ESPN’s dishonest moment: II

So one of my favorite writers—and people—at is Richard Deitsch, my longtime colleague/friend and a guy who really knows how to cover the sports media.

Today, Rich wrote about the NFL Draft coverage and addressed, specifically, the way the network’s Suzy Kolber sprung an e-mail upon Mark Ingram, the former Heisman Trophy winner who was selected by the Saints. After receiving his jersey and hugging the commissioner, Ingram approached Kolber for the standard “moment” interview. Kolber asked a question or two, then read an e-mail the network had received from Mark Ingram, Sr., the former Giants receiver who’s now in prison. The son began sobbing uncontrollably, and ESPN had scored a big, mushy, emotional moment.

As I wrote at the time, it was classic emotional manipulation. ESPN didn’t catch much heat, because Ingram’s reaction was powerful and profound. But it easily could have gone otherwise—a “You read a personal letter from my jailed father on national TV in front of millions of people at the biggest moment of my life!?!?!? Are you fucking kidding me!?!?!” And Ingram would have been correct.

Anyhow, Rich interviewed ESPN’s Jay Rothman and asked, specifically, about this. Here’s the exchange: Why and how did Mark Ingram Sr. email Suzy Kolber with a note for his son?

Rothman: We reached out during the week to try to talk to him, knowing how proud he was of his son. It was a great father-son story. Suzy worked through the dad’s attorney to get hold of Mark Sr. and then Dad sent the email through his attorney for us to be able to read the email when he was selected. The moment was fantastic television, no question. But some wrote that moment was manufactured or manipulative. How would you respond to those who say ESPN created the news here rather than reported on it?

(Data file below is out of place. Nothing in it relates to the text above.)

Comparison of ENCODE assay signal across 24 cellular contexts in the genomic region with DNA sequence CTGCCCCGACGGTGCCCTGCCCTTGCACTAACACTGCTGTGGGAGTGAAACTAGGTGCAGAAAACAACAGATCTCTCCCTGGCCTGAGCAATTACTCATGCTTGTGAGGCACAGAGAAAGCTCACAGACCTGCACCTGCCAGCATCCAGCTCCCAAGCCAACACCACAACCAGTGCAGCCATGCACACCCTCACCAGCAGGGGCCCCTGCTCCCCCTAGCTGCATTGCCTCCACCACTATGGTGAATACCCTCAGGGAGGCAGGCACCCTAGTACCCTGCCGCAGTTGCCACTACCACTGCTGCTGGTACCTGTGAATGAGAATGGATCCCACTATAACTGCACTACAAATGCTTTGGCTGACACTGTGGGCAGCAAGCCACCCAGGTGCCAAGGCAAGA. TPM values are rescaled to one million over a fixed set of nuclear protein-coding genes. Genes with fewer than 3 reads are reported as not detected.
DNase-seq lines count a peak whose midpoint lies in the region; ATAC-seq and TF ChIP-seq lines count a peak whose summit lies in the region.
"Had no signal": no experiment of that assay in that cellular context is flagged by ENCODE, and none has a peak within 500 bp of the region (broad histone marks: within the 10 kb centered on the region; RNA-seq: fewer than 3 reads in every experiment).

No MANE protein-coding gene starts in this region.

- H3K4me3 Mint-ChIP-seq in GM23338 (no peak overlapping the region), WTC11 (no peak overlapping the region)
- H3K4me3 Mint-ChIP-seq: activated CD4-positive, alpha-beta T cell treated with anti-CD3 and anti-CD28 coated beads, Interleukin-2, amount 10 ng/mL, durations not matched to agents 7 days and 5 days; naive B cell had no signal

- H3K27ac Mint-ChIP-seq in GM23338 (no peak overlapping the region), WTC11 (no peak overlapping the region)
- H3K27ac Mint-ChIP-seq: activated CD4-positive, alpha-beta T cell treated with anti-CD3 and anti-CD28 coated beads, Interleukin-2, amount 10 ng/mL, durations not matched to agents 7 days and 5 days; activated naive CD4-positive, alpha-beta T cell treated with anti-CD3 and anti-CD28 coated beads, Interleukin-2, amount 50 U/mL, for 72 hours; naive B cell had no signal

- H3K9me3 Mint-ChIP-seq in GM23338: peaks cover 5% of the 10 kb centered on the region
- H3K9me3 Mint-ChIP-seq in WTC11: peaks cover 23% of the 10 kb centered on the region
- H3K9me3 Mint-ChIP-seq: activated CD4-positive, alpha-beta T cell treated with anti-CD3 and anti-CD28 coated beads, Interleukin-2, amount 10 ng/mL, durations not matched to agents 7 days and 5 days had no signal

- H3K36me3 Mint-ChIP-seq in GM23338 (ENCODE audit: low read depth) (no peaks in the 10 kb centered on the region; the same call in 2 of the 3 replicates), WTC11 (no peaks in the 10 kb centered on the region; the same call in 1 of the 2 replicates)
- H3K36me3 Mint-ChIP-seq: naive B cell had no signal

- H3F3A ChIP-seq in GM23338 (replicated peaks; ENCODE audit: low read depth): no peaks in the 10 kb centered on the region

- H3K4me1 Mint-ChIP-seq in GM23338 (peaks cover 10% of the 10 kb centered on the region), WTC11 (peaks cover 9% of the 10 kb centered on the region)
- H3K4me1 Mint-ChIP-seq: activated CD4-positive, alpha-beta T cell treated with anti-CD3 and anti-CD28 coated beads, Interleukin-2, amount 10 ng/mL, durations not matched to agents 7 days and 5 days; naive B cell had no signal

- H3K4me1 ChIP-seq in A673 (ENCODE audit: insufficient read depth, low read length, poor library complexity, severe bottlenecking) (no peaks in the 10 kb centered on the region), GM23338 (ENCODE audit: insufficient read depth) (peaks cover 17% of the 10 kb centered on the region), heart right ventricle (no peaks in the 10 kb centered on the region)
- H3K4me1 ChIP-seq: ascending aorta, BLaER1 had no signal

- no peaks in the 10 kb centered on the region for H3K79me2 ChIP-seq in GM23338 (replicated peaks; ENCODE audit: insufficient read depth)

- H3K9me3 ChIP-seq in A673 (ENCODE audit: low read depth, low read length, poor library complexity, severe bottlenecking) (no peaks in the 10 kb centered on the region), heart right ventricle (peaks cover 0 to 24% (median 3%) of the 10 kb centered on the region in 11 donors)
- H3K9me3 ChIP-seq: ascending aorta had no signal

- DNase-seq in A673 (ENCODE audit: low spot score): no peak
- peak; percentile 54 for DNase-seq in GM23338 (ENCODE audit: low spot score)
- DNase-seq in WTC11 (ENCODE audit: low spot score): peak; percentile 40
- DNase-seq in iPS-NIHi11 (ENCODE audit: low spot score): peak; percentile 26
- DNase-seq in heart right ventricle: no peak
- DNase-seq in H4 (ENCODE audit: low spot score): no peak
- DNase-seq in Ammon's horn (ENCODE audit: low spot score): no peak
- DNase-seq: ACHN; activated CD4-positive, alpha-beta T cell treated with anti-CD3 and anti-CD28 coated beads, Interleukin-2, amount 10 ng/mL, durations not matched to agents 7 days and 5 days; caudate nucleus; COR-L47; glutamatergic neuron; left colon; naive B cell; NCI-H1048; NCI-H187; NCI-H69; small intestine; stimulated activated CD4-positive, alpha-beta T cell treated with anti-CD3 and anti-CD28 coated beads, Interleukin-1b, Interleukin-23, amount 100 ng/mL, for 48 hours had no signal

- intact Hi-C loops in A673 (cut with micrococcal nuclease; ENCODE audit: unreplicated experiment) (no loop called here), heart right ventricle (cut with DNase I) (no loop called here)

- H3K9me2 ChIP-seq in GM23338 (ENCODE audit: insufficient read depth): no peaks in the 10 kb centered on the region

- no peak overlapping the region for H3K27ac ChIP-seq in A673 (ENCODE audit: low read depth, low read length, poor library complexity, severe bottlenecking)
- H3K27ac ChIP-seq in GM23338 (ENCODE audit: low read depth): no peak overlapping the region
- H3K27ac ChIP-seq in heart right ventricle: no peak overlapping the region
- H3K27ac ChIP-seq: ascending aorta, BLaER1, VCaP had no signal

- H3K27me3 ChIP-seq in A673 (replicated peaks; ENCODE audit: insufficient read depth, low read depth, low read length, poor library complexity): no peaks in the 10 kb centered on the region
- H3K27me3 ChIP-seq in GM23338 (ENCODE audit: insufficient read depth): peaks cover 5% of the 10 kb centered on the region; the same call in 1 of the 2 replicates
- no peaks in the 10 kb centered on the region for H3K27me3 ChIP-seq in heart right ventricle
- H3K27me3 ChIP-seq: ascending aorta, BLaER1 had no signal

Rothman: There was not an iota of that at all. It was more from the perspective of being able to celebrate, knowing the story and knowing what a great kid he was. I’m a proud parent and many of us here are, and it was an opportunity to share a special moment with a kid. There was no contrived or manufactured intent. That was never the thinking. It was a more of a heartfelt thing and genuine. We were not trying to be disingenuous and manufactured. … I think the Dad wanted that read to him. The Dad did not send that through the attorney not to be read to him.


Seriously, this makes me want to vomit. I know ESPN is a business, and a business is all about ratings. But to spring a letter upon a son … to toy with a kid’s emotions in the name of manufacturing a memory. Well, it’s simply wrong, times 1,000.

ESPN should have been ashamed.

1 thought on “ESPN’s dishonest moment: II”

  1. But they have no shame. The have become a network more interested in cross promotion and celebrating their on-air “talent”. No thanks. I stopped watching long ago.

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